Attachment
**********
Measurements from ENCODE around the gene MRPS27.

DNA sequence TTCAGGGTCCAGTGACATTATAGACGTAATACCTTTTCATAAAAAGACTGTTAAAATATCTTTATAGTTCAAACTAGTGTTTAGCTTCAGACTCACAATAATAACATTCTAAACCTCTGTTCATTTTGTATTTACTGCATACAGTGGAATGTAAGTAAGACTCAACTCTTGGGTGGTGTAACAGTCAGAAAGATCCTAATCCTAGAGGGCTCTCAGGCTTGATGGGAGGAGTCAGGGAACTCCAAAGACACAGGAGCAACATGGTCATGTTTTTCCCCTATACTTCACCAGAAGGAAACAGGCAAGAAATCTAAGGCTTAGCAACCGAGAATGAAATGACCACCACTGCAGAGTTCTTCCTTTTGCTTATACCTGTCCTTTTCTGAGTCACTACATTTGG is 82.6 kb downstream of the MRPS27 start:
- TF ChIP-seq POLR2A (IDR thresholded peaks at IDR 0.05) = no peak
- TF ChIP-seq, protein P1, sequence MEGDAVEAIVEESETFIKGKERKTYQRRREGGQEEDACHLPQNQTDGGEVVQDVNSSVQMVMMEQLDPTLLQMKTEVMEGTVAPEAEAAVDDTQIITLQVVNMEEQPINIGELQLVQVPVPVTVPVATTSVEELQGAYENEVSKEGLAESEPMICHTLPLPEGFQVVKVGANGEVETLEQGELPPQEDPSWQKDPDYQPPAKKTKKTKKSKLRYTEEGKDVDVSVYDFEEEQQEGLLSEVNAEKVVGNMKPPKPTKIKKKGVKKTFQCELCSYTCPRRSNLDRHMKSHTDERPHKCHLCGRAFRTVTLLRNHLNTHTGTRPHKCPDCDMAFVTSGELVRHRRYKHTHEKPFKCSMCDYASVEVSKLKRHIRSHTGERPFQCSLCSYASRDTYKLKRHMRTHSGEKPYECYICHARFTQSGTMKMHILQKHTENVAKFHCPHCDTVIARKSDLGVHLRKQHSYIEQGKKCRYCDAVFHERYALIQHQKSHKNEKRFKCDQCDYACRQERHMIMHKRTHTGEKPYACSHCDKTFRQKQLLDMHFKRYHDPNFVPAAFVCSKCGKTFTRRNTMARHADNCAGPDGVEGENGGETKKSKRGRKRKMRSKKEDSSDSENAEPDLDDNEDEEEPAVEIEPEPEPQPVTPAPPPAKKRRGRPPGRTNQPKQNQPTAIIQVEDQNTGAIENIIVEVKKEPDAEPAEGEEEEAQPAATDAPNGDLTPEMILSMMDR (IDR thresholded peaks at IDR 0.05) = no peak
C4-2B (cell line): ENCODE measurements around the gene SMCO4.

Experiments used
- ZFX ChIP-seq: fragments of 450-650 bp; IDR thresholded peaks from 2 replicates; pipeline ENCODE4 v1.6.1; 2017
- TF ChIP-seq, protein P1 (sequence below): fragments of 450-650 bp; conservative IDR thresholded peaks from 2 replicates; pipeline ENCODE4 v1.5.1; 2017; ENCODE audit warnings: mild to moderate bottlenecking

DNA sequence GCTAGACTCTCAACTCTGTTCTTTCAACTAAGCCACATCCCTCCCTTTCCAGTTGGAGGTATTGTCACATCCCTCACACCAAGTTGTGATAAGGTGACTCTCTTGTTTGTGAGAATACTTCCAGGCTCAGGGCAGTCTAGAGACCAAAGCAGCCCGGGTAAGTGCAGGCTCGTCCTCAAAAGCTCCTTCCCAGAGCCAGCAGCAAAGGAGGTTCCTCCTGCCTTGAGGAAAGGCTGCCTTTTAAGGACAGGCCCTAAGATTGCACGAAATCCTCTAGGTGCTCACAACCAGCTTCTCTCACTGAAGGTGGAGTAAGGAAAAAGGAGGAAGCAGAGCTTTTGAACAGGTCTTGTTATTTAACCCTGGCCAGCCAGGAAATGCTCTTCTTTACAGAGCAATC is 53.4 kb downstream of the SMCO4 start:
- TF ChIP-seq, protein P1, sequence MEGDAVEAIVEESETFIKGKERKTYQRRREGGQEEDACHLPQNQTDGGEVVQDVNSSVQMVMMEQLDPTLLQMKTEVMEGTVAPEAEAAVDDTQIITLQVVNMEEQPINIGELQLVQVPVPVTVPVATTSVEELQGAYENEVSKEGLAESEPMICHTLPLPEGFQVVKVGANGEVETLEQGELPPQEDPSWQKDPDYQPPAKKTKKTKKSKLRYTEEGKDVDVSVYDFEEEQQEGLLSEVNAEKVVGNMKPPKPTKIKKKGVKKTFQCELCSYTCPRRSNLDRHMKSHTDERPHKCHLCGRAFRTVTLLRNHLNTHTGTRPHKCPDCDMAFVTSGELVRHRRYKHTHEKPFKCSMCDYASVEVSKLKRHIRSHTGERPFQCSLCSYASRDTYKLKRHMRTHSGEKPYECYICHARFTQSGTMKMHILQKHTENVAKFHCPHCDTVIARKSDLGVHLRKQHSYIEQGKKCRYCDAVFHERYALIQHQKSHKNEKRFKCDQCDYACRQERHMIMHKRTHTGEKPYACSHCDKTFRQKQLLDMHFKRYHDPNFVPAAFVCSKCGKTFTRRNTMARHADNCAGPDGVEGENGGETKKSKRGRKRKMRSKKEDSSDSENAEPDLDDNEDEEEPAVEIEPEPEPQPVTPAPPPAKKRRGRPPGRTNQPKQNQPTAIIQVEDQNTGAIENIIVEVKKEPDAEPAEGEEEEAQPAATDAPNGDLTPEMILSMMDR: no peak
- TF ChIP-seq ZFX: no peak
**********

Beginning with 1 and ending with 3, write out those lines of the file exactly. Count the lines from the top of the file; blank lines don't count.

Measurements from ENCODE around the gene MRPS27.

DNA sequence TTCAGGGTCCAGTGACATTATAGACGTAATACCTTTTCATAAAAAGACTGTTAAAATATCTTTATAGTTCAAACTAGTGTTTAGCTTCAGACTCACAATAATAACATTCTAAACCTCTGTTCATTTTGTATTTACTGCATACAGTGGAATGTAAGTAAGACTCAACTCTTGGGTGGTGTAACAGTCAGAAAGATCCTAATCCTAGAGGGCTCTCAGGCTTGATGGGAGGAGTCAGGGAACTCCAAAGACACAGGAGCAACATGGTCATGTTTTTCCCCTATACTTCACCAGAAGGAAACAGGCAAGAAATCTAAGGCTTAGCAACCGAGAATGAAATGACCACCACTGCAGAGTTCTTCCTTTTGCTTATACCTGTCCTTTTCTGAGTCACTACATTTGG is 82.6 kb downstream of the MRPS27 start:
- TF ChIP-seq POLR2A (IDR thresholded peaks at IDR 0.05) = no peak